The pressure that goes with being the Premier League's brightest new star is nothing compared to the ordeal Sergio Aguero must have gone through when he was granted an audience with his prospective father-in-law back in 2007.
It's fair to assume 19-year-old Aguero was quivering as he waltzed into Diego Maradona's palatial home as the new man in his beloved daughter Giannina's life, with that defining moment in his life likely to make his imminent Premier League debut for Manchester City seem like a walk in the park.
Time will tell whether £38 million signing Aguero has what it takes to transform the world's richest club into contenders for Premier League and European glory, but this intimate insight into his psyche suggests he has the temperament to handle the expectations about to pour down upon him.
Why have you decided the time is right to come to England?
I have always enjoyed watching English football and even when I was a young boy hoping to make an impression at Independiente, I believed that one day I could get a chance to play in the Premier League. I like the pace of this league and feel I am suited to the style of football they play.
Is it true you were a Liverpool fan as a kid?
I used to like Liverpool and remember watching their Champions League final (against AC Milan in 2005) and cheering every goal as they made their comeback. So yes, I liked Liverpool, but to say I was a fan is a bit too strong.
Everyone is fascinated by your relationship with your father-in-law- tell us something about Diego Maradona.
I'm so, so proud to be part of the Maradona family. Not only because of his great achievements as a footballer, his history as the world's best-ever player and his status as a legend in Argentina, but because also has wonderful human qualities.
This is a side of Maradona most of us don't get to see. What has he done for you since you married his daughter?
When I've looked to him for advice, he's been there and, you know, he's always straight and honest in his analysis. Diego likes to keep things simple and straightforward. We both come from humble backgrounds and he always says the important thing is to remember where we have come from.
You got married at a young age and already have a son, has this settled family life been good for your career?
Footballers who are content off the pitch are the most effective on it and I fall into this category. Giannina is the woman of my life, my support system. She grew up in the football bubble and knows all about it. That is an enormous help to me.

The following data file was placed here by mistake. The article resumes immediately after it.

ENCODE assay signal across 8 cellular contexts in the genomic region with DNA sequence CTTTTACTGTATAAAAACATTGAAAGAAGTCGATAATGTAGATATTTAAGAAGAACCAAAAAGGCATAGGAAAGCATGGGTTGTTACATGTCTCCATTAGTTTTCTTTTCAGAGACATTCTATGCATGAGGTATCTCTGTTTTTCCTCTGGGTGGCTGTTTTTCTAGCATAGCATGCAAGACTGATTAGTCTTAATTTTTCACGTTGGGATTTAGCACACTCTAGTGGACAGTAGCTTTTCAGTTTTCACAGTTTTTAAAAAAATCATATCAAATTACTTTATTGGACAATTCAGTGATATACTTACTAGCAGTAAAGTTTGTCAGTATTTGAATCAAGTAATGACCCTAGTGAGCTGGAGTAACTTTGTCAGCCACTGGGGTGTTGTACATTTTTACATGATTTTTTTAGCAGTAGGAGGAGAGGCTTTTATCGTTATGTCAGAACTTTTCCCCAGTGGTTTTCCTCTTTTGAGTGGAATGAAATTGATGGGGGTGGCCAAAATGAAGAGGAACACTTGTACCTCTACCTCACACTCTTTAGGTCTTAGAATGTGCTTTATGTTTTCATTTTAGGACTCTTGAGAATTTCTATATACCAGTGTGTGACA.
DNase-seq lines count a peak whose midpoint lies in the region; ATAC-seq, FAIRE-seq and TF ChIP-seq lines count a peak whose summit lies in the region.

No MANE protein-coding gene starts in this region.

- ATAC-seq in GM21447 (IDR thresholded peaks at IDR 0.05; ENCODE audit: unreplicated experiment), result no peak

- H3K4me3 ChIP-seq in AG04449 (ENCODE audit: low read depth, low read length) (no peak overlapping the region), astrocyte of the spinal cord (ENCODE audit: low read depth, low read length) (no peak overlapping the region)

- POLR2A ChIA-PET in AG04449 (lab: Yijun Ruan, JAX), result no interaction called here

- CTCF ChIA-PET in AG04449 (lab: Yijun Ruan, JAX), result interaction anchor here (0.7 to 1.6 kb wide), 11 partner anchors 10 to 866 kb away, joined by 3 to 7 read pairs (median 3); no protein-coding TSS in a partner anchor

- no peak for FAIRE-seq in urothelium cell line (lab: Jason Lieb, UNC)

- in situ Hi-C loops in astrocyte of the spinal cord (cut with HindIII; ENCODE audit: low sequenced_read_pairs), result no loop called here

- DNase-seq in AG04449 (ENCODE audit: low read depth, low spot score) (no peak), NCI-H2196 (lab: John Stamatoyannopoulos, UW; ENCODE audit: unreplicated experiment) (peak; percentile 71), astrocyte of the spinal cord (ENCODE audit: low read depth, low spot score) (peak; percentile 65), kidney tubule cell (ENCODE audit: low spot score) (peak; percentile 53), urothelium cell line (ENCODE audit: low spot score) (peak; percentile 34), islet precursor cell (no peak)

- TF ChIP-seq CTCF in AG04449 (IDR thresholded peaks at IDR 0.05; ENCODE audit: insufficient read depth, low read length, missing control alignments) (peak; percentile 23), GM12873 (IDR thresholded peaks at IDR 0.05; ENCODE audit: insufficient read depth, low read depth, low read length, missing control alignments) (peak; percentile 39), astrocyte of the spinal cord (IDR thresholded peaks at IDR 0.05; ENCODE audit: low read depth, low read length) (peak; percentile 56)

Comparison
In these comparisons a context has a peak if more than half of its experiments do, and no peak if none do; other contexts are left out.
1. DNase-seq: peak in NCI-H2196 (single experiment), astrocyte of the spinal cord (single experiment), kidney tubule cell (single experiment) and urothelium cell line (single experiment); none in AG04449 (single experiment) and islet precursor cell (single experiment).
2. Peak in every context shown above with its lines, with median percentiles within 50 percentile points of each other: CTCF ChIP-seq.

How does it feel when people compare you to Maradona?
I can only smile because these guys just don't know what they are saying. Diego was a one-off, the all-time great who can never be matched. I know I can play, but do not say I'm the new Maradona. He was a magician with a ball at his feet, a leader, a total inspiration to him team-mates. No one, I repeat no-one, could have transformed Argentina and Napoli like he did all those years ago.
You must understand why people say it though? Do you not think your style of play is similar?
Sure we have the same approach to the game. We always look to invent, take risks and make things happen in the attacking-third. Both of us love to dribble, quicken the play and react fast out on the pitch. There are other things too as each of us plays with maximum emotion, each of us are driven by a burning desire to win. Then again all Argentine pros are highly competitive. Ultimately though, Maradona was a genius, while I'm just an apprentice.
Was it strange to play for Maradona at the 2010 World Cup?
At home, we are family, but it was business when he was Argentina manager and I was his player. When he asked me to play, it was not to play for Maradona, but for our country. It was easy to separate the two emotions.
Is it true you could have joined Juventus?
My agent tells me there were some discussion with Juventus, but I let him deal with all these issues. I like to focus on football and let other people worry about the money and the transfers.
What are your ambitions now that you are at Manchester City?
Obviously to win trophies. I've not won a World Cup, the Champions League or a major European league championship. This is what I yearn for and not just as a squad player, but as one of the main protagonists. As you get older you feel a need to put medals on the table, put down a marker that nobody can argue with. The next steps in my career are going to be the most important. I want to make some history and the clock is ticking.
How would you describe yourself as a player?
My spark has always been the search for excitement and the thrill of taking on and beating an opponent. Pitting myself against a bigger, tougher opponent brings out the best in me. I wouldn't go as far as to say I'm aiming to humiliate my marker, but something like that. I want to thrill and feel thrilled. Football is a deadly serious business these days and there's a huge amount at stake all the time, but that does not mean you cannot enjoy your profession.
Are you ready to take the next step in your career?
I believe so. There is no doubt in my mind that my football education has been rounded off at Atletico as I'm more team-orientated than before. I am much more aware of what going on around me and tactically sharper. I've become a more versatile attacker and more aware in my movement. However, there is still so much more for me to improve on.